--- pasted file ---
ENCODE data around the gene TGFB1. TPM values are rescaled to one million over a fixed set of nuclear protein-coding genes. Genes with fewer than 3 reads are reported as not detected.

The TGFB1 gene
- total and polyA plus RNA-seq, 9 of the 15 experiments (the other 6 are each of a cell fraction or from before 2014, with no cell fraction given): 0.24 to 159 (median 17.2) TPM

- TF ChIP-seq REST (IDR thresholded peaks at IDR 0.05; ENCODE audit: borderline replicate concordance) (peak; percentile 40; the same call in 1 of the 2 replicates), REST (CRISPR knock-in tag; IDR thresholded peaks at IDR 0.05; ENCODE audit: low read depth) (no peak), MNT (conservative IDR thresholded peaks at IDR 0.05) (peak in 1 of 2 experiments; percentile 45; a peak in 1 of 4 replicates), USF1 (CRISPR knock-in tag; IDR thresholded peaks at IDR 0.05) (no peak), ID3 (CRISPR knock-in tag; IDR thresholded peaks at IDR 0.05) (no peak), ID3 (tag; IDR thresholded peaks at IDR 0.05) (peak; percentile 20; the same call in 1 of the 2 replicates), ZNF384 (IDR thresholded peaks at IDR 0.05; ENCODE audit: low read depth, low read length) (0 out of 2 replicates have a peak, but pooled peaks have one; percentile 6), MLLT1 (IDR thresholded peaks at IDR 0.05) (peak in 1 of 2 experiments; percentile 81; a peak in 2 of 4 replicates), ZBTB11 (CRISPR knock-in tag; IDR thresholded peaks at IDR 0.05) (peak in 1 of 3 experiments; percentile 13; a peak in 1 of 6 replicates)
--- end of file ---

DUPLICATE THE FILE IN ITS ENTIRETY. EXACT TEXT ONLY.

ENCODE data around the gene TGFB1. TPM values are rescaled to one million over a fixed set of nuclear protein-coding genes. Genes with fewer than 3 reads are reported as not detected.

The TGFB1 gene
- total and polyA plus RNA-seq, 9 of the 15 experiments (the other 6 are each of a cell fraction or from before 2014, with no cell fraction given): 0.24 to 159 (median 17.2) TPM

- TF ChIP-seq REST (IDR thresholded peaks at IDR 0.05; ENCODE audit: borderline replicate concordance) (peak; percentile 40; the same call in 1 of the 2 replicates), REST (CRISPR knock-in tag; IDR thresholded peaks at IDR 0.05; ENCODE audit: low read depth) (no peak), MNT (conservative IDR thresholded peaks at IDR 0.05) (peak in 1 of 2 experiments; percentile 45; a peak in 1 of 4 replicates), USF1 (CRISPR knock-in tag; IDR thresholded peaks at IDR 0.05) (no peak), ID3 (CRISPR knock-in tag; IDR thresholded peaks at IDR 0.05) (no peak), ID3 (tag; IDR thresholded peaks at IDR 0.05) (peak; percentile 20; the same call in 1 of the 2 replicates), ZNF384 (IDR thresholded peaks at IDR 0.05; ENCODE audit: low read depth, low read length) (0 out of 2 replicates have a peak, but pooled peaks have one; percentile 6), MLLT1 (IDR thresholded peaks at IDR 0.05) (peak in 1 of 2 experiments; percentile 81; a peak in 2 of 4 replicates), ZBTB11 (CRISPR knock-in tag; IDR thresholded peaks at IDR 0.05) (peak in 1 of 3 experiments; percentile 13; a peak in 1 of 6 replicates)